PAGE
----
The goal of the digital integrity verification testing is to authenticate the digital integrity of the format of the image evidence. Throughout this process we examine the digital information embedded within the image to determine if it is consistent with what we would expect to see from an original. This original recording would have been produced by the system that created it as a 1st generation copy.
One of the methods we are trained in is called the HASH test analysis. The HASH test is a series of numbers and letters that is considered a digital fingerprint of the digital file. It is compared to any other versions of the image to confirm consistency.
We also perform a 4 part digital information test that analyzes camera specifications of the image. This information may include footprints of third party software that were used to manipulate the digital image, such as Photoshop. Malicious edit detection and tampering can be detected through digital integrity verification testing.
Often times we are asked to authenticate the images date/time stamp information. Authentication testing may reveal that the date/time stamp information was not maintained or is not accurate under certain circumstances.
The image authentication investigation doesn’t stop in the digital world either. If cloning or copying methods of physical images are used, a loss in quality can be scientifically observed and documented. This quality loss detection is also applied when authenticating digital image file formats such as JPEG, BMP, TIFF, PDF and many more.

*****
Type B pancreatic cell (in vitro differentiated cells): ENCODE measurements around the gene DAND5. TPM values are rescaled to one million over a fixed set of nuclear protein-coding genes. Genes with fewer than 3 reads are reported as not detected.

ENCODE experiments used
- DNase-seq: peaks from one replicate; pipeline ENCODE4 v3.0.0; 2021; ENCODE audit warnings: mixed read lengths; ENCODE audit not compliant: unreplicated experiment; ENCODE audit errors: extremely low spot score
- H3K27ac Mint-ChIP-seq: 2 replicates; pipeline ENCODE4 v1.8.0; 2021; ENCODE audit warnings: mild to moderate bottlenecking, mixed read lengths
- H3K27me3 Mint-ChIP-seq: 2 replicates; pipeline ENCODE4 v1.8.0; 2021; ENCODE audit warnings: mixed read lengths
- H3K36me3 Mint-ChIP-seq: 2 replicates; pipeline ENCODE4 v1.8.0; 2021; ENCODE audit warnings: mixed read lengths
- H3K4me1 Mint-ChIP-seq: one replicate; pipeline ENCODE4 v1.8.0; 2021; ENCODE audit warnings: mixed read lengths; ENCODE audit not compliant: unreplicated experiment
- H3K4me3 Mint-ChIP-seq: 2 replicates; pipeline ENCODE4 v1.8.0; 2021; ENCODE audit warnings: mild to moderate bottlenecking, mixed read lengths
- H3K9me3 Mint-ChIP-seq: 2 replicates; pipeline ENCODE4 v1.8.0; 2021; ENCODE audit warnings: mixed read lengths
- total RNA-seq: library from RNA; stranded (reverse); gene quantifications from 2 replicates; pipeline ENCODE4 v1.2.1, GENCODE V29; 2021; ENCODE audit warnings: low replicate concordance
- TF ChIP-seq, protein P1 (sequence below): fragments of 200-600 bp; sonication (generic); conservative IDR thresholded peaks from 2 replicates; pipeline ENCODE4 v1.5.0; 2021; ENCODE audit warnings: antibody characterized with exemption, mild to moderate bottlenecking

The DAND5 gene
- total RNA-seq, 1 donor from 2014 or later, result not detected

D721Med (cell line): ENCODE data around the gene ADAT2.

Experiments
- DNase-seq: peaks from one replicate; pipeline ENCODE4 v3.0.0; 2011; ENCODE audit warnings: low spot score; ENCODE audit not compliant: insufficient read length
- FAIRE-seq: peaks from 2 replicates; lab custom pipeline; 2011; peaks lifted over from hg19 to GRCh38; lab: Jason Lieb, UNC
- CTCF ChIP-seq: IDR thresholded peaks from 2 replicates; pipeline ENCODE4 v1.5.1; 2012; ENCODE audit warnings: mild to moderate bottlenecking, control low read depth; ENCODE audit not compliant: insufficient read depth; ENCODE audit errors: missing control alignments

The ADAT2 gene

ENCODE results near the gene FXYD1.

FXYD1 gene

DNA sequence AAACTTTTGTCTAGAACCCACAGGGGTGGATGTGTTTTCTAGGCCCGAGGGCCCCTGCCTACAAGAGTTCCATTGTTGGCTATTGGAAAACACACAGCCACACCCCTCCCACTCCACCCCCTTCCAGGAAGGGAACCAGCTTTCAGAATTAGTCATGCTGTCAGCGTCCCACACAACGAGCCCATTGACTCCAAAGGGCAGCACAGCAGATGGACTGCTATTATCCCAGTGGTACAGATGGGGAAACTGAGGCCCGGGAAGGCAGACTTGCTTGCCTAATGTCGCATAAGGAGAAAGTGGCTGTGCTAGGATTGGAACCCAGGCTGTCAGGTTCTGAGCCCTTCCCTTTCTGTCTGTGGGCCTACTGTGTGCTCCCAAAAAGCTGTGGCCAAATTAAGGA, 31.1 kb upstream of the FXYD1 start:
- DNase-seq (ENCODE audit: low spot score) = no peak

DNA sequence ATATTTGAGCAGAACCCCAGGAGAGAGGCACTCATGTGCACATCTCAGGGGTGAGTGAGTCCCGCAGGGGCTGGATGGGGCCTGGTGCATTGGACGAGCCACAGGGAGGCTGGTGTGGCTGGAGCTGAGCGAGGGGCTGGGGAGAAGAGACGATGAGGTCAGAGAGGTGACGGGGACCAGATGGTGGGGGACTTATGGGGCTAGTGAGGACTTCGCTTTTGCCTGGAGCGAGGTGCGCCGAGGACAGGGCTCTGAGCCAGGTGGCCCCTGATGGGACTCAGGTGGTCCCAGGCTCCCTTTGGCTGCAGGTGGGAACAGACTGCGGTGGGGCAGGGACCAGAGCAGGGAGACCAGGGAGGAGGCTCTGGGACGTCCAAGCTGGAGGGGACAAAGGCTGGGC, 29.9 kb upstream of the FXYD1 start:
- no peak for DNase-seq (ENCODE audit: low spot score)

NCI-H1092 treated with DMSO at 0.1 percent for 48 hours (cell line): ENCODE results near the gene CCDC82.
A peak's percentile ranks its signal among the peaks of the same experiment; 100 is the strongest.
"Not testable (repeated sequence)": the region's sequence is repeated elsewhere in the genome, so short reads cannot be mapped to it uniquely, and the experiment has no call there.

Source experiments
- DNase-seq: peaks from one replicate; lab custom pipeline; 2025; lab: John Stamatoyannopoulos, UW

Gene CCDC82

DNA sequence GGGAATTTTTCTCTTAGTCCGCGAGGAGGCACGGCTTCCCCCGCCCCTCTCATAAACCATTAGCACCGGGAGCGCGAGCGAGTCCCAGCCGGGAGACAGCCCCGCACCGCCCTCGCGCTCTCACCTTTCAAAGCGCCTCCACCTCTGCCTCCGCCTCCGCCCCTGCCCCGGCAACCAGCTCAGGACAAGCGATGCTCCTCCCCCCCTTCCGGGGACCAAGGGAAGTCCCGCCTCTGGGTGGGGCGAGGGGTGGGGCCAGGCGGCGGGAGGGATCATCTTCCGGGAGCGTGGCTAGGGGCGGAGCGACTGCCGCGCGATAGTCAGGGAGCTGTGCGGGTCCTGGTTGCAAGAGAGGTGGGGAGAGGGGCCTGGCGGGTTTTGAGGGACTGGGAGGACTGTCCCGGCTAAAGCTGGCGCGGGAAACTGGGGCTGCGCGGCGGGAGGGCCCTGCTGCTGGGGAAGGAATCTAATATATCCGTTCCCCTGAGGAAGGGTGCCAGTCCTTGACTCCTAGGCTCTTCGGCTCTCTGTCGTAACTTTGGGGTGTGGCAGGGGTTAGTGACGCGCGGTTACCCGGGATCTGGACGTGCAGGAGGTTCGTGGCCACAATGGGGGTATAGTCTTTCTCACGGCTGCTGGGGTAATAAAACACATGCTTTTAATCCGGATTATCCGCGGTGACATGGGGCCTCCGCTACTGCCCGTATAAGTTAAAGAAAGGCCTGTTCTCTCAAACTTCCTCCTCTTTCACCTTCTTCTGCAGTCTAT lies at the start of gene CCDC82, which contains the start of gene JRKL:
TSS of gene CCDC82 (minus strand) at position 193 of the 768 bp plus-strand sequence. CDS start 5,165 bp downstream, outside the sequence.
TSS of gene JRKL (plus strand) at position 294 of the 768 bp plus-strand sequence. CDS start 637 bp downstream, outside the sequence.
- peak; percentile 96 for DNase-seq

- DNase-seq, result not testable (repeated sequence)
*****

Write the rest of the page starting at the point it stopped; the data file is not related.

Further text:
Image compression may introduce artifacts and reduce crucial information important to the authenticity of the events as they were recorded. If this information is not accurately captured in the digital image, the digital images used as evidence MAY NOT be considered authentic. If a digital image isn’t of sufficient image quality due to image compression, the digital image will lack authenticity. In other words, it lacks the necessary criteria to make an accurate identification of a suspect, vehicle or other object.
Sometimes it becomes necessary to create an exemplar recording (known recording) to analyze and compare against the evidence recording (unknown recording). In order to create an exemplar accurately, you must determine the type of equipment (camera) that created the original digital image. Then you can obtain or gain access to that equipment and create test sample for analysis.
This is the most accurate way to confirm the authenticity of the digital image, if the original evidence is unavailable. Throughout this process we also analyze the behavior of the system at the time it captured the digital image. Are the original camera’s specifications consistent with what the “original digital image” depicts that was submitted as evidence?
When under oath the expert witness has sworn to speak accurately and truthfully. Much like a deposition, courtroom testimony can be an intense situation for an expert. Our experts understand the process of direct and cross examination.
When we prepare for testimony, we anticipate all questions that will be asked of us during direct and cross examination. We understand that our attorney clients will never ask a question that they don’t know the answer to. Helping the tier of fact to understand the scientific analysis in a simple way is important to our experts.
Image Forensic Expert Michael Primeau has experience testifying as an image expert witness. He has testified in local and state courts all over the USA and worked with lawyers around the world.